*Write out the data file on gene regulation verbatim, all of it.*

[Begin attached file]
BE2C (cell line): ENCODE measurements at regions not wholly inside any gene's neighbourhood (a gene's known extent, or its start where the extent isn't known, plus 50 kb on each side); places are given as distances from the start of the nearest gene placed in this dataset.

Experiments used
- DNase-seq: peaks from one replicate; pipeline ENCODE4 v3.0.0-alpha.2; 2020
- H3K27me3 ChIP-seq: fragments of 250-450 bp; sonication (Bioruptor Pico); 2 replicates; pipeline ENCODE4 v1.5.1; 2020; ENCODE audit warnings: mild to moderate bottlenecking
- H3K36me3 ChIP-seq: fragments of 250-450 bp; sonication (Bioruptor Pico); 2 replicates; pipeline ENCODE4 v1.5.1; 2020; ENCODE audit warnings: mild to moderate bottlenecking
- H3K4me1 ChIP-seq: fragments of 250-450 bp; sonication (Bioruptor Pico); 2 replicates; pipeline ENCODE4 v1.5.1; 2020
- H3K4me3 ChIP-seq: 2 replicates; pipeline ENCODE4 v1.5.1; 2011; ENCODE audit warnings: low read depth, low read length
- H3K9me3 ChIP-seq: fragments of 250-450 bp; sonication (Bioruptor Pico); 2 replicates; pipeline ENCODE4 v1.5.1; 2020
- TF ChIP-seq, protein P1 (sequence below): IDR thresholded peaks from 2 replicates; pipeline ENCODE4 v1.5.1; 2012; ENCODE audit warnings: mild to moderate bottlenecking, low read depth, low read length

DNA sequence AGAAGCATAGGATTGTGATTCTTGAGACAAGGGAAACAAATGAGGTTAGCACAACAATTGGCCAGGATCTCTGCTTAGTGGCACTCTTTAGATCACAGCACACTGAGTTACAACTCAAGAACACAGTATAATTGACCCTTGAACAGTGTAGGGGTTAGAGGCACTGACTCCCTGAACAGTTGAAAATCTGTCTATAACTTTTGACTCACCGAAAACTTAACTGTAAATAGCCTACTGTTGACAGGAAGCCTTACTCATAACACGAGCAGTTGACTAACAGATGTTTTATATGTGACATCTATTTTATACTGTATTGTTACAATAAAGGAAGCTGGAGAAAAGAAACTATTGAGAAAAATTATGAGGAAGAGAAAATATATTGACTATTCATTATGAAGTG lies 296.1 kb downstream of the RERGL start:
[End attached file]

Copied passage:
BE2C (cell line): ENCODE measurements at regions not wholly inside any gene's neighbourhood (a gene's known extent, or its start where the extent isn't known, plus 50 kb on each side); places are given as distances from the start of the nearest gene placed in this dataset.

Experiments used
- DNase-seq: peaks from one replicate; pipeline ENCODE4 v3.0.0-alpha.2; 2020
- H3K27me3 ChIP-seq: fragments of 250-450 bp; sonication (Bioruptor Pico); 2 replicates; pipeline ENCODE4 v1.5.1; 2020; ENCODE audit warnings: mild to moderate bottlenecking
- H3K36me3 ChIP-seq: fragments of 250-450 bp; sonication (Bioruptor Pico); 2 replicates; pipeline ENCODE4 v1.5.1; 2020; ENCODE audit warnings: mild to moderate bottlenecking
- H3K4me1 ChIP-seq: fragments of 250-450 bp; sonication (Bioruptor Pico); 2 replicates; pipeline ENCODE4 v1.5.1; 2020
- H3K4me3 ChIP-seq: 2 replicates; pipeline ENCODE4 v1.5.1; 2011; ENCODE audit warnings: low read depth, low read length
- H3K9me3 ChIP-seq: fragments of 250-450 bp; sonication (Bioruptor Pico); 2 replicates; pipeline ENCODE4 v1.5.1; 2020
- TF ChIP-seq, protein P1 (sequence below): IDR thresholded peaks from 2 replicates; pipeline ENCODE4 v1.5.1; 2012; ENCODE audit warnings: mild to moderate bottlenecking, low read depth, low read length

DNA sequence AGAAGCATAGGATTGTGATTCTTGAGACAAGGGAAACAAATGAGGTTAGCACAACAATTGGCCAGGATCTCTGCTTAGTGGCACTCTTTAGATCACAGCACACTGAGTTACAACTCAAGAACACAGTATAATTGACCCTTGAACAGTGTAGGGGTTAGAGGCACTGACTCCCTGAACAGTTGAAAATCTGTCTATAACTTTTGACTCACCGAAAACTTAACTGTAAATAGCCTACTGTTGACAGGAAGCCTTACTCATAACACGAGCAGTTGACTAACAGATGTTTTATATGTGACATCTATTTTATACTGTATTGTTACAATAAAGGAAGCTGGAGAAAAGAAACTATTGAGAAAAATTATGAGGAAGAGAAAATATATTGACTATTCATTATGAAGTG lies 296.1 kb downstream of the RERGL start: